1. ^ Christian Castes Archived 2006-11-29 at the Wayback Machine Encyclopædia Britannica
  2. ^ "Beyond Hinduism: Is caste a religious or a regional problem?".
  3. ^ Fuller, C. J. (March 1976). "Kerala Christians and the Caste System". Man. New series. 11 (1): 53–70. JSTOR 2800388.
  4. ^ "Christian caste". Encyclopædia Britannica. Retrieved 14 June 2015.
  5. ^ Struggle for justice to Untouchable Christians Brojendra Nath Banerjee, Uiliyāma Kerī Sṭāḍi eyāṇḍ Risārca Seṇṭāra. Page 42: "At stake is the fate of 16 million Christians of SC origin, who form 70–80 percent of the Christians in the country"
  6. ^ Carol Henderson Garcia, Carol E. Henderson 2002:40 "Today about 70 percent of Christians are Dalits"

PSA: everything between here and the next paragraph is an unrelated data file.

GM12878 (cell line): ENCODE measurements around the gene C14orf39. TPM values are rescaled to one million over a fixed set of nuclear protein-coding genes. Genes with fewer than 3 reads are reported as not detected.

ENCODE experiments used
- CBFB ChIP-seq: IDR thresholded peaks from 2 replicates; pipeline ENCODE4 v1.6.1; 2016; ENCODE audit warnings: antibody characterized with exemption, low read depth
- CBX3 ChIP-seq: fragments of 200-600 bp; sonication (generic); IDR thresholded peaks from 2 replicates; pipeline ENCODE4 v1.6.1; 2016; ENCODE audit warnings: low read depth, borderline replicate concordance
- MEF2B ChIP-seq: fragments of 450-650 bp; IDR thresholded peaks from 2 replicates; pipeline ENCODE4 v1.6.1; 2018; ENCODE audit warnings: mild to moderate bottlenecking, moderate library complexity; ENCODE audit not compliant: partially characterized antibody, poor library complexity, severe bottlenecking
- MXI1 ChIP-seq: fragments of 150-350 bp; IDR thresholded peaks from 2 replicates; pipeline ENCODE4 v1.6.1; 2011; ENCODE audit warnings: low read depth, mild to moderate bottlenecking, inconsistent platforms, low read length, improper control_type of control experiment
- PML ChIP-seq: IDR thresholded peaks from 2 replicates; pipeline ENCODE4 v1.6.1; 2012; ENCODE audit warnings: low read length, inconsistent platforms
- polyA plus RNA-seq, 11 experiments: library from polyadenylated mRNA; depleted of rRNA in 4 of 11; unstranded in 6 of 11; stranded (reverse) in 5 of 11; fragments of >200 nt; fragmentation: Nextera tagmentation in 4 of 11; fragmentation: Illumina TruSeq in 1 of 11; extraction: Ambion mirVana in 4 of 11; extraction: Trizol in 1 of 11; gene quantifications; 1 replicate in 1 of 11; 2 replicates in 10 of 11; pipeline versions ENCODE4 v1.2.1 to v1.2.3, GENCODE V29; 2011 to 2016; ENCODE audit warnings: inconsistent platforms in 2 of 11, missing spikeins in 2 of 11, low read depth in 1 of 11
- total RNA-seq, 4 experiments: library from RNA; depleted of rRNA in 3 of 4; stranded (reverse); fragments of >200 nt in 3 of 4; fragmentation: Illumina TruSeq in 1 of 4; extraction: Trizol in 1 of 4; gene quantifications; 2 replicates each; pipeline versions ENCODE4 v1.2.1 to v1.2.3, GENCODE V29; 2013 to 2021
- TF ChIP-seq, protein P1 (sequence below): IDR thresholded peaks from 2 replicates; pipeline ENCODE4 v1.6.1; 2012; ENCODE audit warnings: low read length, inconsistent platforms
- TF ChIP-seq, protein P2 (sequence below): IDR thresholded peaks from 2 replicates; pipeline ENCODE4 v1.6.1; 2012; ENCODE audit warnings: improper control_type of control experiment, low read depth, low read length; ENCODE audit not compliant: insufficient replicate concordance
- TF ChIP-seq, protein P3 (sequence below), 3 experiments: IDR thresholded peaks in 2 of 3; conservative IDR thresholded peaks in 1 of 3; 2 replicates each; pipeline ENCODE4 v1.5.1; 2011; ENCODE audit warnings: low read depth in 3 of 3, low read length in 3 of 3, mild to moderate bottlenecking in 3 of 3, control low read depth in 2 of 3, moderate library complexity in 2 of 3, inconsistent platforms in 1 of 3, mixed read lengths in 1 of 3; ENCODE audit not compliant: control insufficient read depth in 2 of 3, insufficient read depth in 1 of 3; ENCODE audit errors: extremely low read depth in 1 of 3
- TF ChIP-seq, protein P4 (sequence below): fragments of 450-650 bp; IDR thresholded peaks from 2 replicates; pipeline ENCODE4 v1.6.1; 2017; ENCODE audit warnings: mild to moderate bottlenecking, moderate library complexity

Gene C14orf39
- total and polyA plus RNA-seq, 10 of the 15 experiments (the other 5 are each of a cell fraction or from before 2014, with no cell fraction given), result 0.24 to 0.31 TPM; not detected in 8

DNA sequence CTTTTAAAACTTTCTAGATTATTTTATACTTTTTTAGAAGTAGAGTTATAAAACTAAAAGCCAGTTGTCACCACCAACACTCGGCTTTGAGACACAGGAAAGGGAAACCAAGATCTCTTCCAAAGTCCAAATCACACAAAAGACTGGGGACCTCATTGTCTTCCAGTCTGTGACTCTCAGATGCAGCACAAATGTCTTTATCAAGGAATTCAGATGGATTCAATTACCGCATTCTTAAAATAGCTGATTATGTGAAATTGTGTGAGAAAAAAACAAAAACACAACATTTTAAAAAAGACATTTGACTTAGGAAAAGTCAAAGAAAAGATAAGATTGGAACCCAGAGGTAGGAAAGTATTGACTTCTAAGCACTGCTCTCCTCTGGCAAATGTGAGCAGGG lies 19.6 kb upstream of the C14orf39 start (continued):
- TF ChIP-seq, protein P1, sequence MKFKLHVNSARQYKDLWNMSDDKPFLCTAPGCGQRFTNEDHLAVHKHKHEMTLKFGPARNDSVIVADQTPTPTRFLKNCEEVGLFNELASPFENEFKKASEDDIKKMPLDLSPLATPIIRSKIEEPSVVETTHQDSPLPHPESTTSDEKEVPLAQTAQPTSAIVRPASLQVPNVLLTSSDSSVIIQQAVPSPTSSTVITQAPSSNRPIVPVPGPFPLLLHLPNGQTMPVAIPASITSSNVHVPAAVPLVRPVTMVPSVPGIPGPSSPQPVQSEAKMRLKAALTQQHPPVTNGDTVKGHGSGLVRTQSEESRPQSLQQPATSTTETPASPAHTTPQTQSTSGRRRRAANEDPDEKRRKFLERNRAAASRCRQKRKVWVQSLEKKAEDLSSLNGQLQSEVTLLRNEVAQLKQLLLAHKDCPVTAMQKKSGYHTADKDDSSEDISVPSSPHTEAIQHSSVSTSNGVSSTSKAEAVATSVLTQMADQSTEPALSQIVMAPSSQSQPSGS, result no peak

7. ^ Radhakrishnan 2005:23
  8. ^ Azariah 1985:5
  9. ^ Panchanan Mohanty; Ramesh C. Malik; Eswarappa Kasi (2009). Ethnographic discourse of the other: conceptual and methodological issues. Cambridge Scholars. pp. 39–116.
  10. ^
  11. ^ "Archived copy". Archived from the original on 2016-01-28. Retrieved 2015-11-09.CS1 maint: archived copy as title (link)
  12. ^ Kauffman, S. B. "A Christian Caste in Hindu Society: Religious Leadership and Social Conflict among the Paravas of Southern Tamilnadu." Modern Asian Studies. 15, No. 2, (1981)
  13. ^ "By 2050, India to have world's largest populations of Hindus and Muslims".
  14. ^ "Do Christians also practise caste system, asks SC". Times of India. July 20, 2007.
  15. ^ Sharif interview 17 November 1996
  16. ^ Problems and Struggles
  17. ^ A palmyra leaf that sears us Archived 2007-10-13 at the Wayback Machine The Hindu – September 16, 2001
  18. ^ "Address to the Bishops of India on their ad Limina visit". Retrieved 17 November 2003.
  19. ^ Papal Address to Bishops of Madras-Mylapore, Madurai and Pondicherry-Cuddalore Archived 2008-09-22 at the Wayback Machine ZENIT – November 17, 2003
  20. ^ a b c Dalit Christians In India Sobin George 2012